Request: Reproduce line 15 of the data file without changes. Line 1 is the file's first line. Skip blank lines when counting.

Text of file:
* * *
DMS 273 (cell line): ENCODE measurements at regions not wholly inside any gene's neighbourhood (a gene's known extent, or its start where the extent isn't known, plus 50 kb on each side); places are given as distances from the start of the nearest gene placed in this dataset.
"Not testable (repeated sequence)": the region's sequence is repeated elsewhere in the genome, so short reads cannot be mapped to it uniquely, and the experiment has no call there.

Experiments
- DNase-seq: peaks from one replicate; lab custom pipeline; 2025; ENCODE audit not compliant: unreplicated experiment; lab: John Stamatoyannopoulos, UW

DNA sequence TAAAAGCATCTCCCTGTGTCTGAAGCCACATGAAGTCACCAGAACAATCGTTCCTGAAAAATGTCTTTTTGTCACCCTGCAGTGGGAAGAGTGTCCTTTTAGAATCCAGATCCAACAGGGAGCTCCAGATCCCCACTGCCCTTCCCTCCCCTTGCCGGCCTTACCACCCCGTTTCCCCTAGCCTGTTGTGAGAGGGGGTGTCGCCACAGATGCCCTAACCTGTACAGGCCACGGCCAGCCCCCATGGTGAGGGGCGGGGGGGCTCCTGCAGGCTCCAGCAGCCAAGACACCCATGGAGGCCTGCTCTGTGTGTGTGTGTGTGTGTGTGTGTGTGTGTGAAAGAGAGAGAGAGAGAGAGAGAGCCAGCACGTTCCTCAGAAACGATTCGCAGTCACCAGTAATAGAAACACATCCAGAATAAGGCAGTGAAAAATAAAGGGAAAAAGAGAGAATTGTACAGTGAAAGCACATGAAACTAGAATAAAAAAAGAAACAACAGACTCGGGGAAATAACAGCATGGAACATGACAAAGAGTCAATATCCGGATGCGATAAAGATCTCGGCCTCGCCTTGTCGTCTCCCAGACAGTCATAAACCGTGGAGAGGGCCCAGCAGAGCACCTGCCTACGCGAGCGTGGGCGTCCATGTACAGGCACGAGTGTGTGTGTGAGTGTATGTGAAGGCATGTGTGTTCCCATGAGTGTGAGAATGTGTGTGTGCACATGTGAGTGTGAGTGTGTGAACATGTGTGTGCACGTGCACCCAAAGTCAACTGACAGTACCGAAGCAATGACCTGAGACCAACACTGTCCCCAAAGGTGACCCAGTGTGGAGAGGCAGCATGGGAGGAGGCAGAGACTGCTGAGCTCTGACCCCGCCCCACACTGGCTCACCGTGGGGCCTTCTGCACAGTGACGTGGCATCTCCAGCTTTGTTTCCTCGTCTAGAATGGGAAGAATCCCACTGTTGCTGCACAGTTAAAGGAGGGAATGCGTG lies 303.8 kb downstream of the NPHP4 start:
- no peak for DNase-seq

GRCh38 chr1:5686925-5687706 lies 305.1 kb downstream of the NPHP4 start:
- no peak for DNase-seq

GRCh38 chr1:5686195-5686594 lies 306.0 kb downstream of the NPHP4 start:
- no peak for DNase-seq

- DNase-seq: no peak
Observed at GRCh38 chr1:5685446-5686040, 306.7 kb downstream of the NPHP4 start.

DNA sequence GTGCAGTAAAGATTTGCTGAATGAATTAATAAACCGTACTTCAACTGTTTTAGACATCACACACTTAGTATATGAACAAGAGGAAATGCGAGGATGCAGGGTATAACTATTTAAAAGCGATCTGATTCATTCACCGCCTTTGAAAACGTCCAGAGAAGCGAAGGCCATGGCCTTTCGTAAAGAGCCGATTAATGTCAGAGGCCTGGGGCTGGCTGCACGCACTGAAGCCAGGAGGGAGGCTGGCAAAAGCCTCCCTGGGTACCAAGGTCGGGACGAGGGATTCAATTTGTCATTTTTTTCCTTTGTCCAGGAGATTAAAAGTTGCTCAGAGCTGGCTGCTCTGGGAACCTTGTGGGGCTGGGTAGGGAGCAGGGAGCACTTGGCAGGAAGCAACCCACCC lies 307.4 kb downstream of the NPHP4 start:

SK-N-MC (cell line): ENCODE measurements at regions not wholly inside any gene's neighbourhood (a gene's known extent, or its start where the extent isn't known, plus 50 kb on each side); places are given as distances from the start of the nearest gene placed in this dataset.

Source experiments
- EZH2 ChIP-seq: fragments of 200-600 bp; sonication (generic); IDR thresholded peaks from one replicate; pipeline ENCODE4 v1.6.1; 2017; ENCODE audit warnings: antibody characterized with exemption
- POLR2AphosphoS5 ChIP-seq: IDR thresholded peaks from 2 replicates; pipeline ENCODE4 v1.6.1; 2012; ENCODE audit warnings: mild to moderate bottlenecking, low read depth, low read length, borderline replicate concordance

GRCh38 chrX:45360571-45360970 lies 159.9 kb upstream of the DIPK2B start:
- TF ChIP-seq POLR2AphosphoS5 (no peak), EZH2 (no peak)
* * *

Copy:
Source experiments